While the debate about the pros and cons of home-based agents rages on, the fact is that many contact centers gain value from extending their capacity through cost-effective and flexible telecommuters. However, telecommuters present an additional layer of complexity in employee management. To make this work most effectively, contact center managers need to make creative use of technology such as instant messaging to facilitate ongoing communications. Dynamic training opportunities such as e-learning take on an even greater importance when a company has home-based agents to train and continually educate.

Best Practice #4: Don’t forget the coaches.
Every good team needs a coach. While e-learning is a proven, effective way to train agents, one-on-one interaction with trainers, supervisors and peers is still a valuable tool to reinforce comprehension and build additional skills. Search out potential peer coaches and give them the assistance they need to help newer agents become successful. Some contact centers are investing in coaching tools that help supervisors deliver real-time insight and assistance to agents even as they interact with customers.

Best practice #5: Build confidence.
Create a way for new hires to practice their newly learned skills without being sent to the frontline immediately. One way is to pair beginners with experienced contact center agents who can provide the guidance new hires need to more quickly come up-to-speed. The mentoring approach can be an extremely effective way to ease the transition into the real situation.

A Strategic Training Plan In Action
StarTek recognized early on the benefits of training in improving retention of contact center agents. The company developed a training plan it uses for its contact centers that includes classroom training, e-learning, simulation, mentoring/ coaching and personalized training and development plans based upon the skills and career interests of the agent.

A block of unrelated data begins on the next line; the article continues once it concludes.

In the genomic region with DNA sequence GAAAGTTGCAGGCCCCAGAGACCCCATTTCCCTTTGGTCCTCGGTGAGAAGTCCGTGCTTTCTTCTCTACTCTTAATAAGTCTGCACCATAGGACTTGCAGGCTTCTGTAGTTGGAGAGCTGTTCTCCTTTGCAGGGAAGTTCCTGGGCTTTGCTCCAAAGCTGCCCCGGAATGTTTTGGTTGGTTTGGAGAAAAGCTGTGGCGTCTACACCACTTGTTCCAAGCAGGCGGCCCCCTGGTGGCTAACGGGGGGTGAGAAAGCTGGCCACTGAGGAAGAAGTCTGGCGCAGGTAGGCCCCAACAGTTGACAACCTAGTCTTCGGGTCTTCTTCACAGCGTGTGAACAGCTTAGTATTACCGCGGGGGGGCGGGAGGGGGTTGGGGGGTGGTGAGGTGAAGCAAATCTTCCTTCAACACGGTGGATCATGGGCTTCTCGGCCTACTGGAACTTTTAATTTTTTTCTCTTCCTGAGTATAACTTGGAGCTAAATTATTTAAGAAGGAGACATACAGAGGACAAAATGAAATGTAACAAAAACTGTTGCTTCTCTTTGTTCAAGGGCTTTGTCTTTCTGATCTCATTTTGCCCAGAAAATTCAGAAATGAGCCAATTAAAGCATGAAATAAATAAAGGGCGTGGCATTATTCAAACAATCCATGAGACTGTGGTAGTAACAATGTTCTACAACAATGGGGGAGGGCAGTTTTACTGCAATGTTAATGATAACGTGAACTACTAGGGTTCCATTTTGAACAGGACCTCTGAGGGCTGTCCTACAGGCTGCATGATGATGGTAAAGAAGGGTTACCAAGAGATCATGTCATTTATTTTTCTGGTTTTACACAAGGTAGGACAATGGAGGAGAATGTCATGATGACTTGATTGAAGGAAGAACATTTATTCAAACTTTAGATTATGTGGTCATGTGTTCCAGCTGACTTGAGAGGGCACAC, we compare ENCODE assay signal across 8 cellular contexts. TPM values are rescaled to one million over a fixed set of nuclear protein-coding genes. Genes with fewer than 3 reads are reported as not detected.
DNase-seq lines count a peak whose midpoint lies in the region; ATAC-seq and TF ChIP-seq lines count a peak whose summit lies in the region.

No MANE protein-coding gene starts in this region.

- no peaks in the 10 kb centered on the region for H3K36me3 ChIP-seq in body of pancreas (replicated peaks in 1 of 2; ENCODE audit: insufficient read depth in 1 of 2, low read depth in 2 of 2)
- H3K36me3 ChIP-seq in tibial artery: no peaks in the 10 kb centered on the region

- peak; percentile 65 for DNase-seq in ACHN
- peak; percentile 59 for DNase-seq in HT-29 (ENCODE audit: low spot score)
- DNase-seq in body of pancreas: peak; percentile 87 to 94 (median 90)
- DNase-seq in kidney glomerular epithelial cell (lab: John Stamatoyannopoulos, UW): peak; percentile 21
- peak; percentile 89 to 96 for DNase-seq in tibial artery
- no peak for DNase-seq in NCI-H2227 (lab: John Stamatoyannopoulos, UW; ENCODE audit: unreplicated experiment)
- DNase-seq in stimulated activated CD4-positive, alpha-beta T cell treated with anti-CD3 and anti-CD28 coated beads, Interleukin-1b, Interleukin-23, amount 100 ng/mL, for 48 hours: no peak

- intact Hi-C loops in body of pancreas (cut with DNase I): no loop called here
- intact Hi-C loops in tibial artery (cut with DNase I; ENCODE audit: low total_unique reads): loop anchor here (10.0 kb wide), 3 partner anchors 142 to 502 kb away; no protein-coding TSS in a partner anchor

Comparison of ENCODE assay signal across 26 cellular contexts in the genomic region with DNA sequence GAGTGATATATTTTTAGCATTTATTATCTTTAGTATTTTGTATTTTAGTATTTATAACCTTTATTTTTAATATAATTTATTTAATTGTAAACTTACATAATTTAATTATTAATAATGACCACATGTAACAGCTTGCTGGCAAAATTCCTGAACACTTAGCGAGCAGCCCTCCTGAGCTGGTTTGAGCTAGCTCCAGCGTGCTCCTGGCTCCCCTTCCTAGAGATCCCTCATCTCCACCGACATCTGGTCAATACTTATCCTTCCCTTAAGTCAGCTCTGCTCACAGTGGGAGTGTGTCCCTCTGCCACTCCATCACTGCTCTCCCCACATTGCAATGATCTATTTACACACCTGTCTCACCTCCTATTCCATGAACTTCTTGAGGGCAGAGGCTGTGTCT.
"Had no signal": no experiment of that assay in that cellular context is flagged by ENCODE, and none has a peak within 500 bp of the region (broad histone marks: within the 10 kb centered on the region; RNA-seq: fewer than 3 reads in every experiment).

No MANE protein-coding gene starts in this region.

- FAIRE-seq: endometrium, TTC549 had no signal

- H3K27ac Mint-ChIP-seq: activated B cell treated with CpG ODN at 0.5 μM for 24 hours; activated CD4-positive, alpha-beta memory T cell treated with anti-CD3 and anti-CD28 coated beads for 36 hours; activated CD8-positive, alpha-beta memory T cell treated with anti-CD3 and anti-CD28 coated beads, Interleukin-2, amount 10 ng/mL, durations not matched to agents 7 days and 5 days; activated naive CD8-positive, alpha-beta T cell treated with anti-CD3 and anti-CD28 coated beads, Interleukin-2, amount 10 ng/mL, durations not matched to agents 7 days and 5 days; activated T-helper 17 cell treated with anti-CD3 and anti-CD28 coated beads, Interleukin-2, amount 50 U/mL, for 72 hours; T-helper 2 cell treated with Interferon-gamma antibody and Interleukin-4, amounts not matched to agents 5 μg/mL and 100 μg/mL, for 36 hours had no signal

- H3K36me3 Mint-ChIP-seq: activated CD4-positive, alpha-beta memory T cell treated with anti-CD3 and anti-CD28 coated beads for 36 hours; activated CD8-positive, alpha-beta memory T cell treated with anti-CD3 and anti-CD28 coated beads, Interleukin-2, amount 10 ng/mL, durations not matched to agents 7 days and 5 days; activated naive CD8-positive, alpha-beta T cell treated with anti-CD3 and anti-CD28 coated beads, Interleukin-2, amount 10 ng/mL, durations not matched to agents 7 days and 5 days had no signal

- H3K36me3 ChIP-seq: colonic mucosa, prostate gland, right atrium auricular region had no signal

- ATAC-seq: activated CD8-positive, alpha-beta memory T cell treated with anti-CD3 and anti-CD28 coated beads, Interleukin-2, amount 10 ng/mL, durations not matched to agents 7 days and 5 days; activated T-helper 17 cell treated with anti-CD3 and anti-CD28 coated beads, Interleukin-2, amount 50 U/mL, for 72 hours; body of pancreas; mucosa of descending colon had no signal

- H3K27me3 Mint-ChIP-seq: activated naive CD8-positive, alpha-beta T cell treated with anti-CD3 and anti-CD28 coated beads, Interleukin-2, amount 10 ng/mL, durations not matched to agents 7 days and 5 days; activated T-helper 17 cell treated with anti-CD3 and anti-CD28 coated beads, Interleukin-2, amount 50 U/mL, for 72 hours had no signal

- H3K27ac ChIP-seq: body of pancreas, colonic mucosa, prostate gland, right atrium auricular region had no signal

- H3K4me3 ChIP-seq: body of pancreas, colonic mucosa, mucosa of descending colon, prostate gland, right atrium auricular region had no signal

The strategic approach to training has paid off. StarTek has a much lower than industry average turnover rate of nearly 50 percent, while maintaining customer satisfaction that ranks high. Other benefits include productivity gains, higher employee morale and better overall skill levels. Agent training is an investment that pays dividends in agent satisfaction and retention, customer satisfaction and loyalty, and overall contact center performance.

Shelby Test-Peralta is StarTek’s (news - alert) Senior Vice President of Human Resources, responsible for attracting, motivating, developing and retaining StarTek employees. Shelby is a certified Senior Human Resources Professional through the Society of Human Resources Management as well as a designated Certified Compensation Professional through World At Work (formerly the American Compensation Association). StarTek, Inc. (http://www.startek.com) is a provider of business process optimization services for outsourced customer interactions. Headquartered in Denver, StarTek has 18 operational facilities across North America.